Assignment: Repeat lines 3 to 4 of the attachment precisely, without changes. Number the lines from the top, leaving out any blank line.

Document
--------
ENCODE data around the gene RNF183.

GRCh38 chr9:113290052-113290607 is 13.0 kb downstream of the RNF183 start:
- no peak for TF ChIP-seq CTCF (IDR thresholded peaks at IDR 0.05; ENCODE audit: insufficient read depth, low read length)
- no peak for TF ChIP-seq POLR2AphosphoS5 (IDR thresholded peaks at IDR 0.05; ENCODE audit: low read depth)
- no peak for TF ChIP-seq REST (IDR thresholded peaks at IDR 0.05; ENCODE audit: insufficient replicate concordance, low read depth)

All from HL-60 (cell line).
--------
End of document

- no peak for TF ChIP-seq CTCF (IDR thresholded peaks at IDR 0.05; ENCODE audit: insufficient read depth, low read length)
- no peak for TF ChIP-seq POLR2AphosphoS5 (IDR thresholded peaks at IDR 0.05; ENCODE audit: low read depth)